True Grit review
What happens when the Coen Brothers make a western? Ron finds out, as he checks out True Grit...
Leave it to the Coen Brothers to surprise the world with what they don’t do, rather than what they do. When you think of the Coens, you have a sense of what to expect. True Grit contains none of that: no real snappy dialogue exchanges, no exceptionally quirky side characters, no elements of film noir, and no peculiar set pieces with strange camera angles and general weirdness. Instead, True Grit is a western, nothing else.
Mattie Ross (Hailee Steinfeld), a 14-year-old girl, is sent to town to collect the dead body of her father, Frank Ross. Frank was a good man who was double-crossed by a hired hand by the name of Tom Chaney. Chaney, deep in the drink, lost his money at cards and robbed and killed Frank Ross in the middle of town. A town, Mattie notes, where nobody knows the Ross family and where nobody will be too concerned with tracking down Tom Chaney (Josh Brolin). Fortunately for Mattie, she’s one smart cookie, and she knows the only way to get things done is to find the right price.
To that end, Mattie hires a US Marshall named Reuben J Cogburn, aka Rooster (Jeff Bridges), to track Chaney into Indian Territory. Along for the ride (and also out for Chaney’s bounty) is a Texas ranger named LaBoeuf (Matt Damon). As it turns out, Tom Chaney is no normal drunkard: he’s a dangerous criminal on the run from Texas law for shooting a state senator. The fact that Chaney has fallen in with a gang of outlaws will make no difference to the two lawmen or their young employer.
There’s no denying that True Grit has interesting characters, but they’re not what you’d call quirky. There’s the crude, good-hearted Rooster Cogburn, the sharp-as-a-tack 14-year-old Mattie, and the vain but skilled LaBoeuf. Jeff Bridges is simply wonderful as Rooster, a man who has seen a lot of terrible things and drinks too much as a result of his life, but who still strives to do good and be good in a cruel world. Damon does wonderful work as LaBoeuf, who is almost as good a tracker and lawman as he thinks he is. Barry Pepper has a great, brief supporting role as the noble outlaw Lucky Ned Pepper, and Josh Brolin is excellent as always as the dastardly Chaney.
However, the real star of this film just might be Hailee Steinfeld as Mattie Ross. She has a wonderful presence, a precocious nature borne not out of cuteness but out of life experience. As she says early in the film, her mother isn’t the sharpest knife in the drawer and as the oldest child, she was the one who was at her father’s side for all the business of running the farm. This shows, both in the deft way she handles the affairs of her father at the auction house, and in the way she communicates with both her older traveling companions.
Indeed, Mattie is more than a match for Rooster, and is able to see through the pomposity of LaBoeuf. This is a very world-weary teenager. She does wonderful things with her features and eyes throughout the film. There are a lot of subtle moments where she allows Mattie’s hard shell to slip, just slightly enough to see the scared girl behind the hard face, before she/Mattie close right back up again. These are especially evident in her confrontation with Chaney.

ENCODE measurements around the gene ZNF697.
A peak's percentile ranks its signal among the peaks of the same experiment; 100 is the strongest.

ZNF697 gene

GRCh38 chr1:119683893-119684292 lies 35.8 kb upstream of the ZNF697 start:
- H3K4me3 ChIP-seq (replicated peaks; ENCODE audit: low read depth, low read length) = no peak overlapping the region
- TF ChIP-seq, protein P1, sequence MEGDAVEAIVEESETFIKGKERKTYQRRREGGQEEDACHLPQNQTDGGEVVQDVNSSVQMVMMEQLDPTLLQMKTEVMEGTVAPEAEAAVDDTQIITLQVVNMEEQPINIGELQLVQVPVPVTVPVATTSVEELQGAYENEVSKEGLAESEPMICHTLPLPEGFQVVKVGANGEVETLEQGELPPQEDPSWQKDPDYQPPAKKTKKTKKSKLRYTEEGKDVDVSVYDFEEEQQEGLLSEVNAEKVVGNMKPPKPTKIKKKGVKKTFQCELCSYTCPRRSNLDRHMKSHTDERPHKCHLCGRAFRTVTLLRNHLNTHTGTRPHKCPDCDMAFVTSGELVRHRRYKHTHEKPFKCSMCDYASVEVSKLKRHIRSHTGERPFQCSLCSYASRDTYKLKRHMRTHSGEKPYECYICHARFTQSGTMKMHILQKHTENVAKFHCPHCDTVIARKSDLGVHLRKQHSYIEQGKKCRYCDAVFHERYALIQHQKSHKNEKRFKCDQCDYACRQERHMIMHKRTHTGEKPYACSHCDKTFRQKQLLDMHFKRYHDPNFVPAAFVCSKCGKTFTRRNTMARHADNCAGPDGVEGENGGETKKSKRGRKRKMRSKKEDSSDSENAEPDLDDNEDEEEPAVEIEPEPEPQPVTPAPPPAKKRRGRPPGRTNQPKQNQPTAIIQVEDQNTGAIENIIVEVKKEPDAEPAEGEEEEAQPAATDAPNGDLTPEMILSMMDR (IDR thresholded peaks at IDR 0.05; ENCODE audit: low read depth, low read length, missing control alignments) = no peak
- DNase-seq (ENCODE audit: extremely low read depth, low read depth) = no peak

The script, from the Coen Brothers based off of the original book by Charles Portis, is familiar, but impressive nonetheless. Rooster Cogburn’s tart tongue crackles like a whip, and Mattie Ross’s head for figures and business make her a formidable opponent. She may be young, but she’s not dumb. Much like the novel, True Grit‘s adaptation is a western that’s heavy on the laughs, but also not short on menage and action. LaBoeuf’s Texas-centric conversation is pretty apt, considering every Texan I’ve ever met is quick to remind everyone how great Texas is and how much worse everything is when you’re not in Texas.
One of the stand-outs of this film is the cinematography. Roger Deakins is one of the best directors of photography working today, and it shows in his use of the landscape. The framing of these shots and the use of the natural envrionment as a shooting stage, including great use of hilltops, forests, and valleys, is very impressive throughout the film. This is a guy who really knows what he’s doing, which isn’t surprising given how beautiful No Country For Old Men and The Assassination of Jesse James By The Coward Robert Ford were.
The Coen Brothers seem content to stand back and let the script and actors speak for themselves in their take on the True Grit novel. The film is better for it. There’s no need to add too much style to such a simple story: the Coens let the script do the talking, and aside from a few of their signature touches, they don’t try to reinvent the western. They just do their best to present a great, classic of the genre. Mission accomplished: True Grit is as good (or maybe better) than the original.
There’s a reason True Grit is coming out at the very end of the year, in the midst of Oscar season. The cast is top notch, Carter Burwell’s use of 19th century hymns for the soundtrack is a stroke of brilliance, and young Hailee Steinfeld’s performance is one of the best I’ve seen in an actress so young, second only to Natalie Portman in The Professional/Leon.
True Grit is a brilliant western, and it’s less a remake than it is an entirely new story that just happens to contain Rooster Cogburn. While it’s not what you’d expect from the Coen Brothers, it’s a reminder yet again that they are more than just the funny black comedy guys. This is a real horse opera, not a Coen Brothers version of a western.
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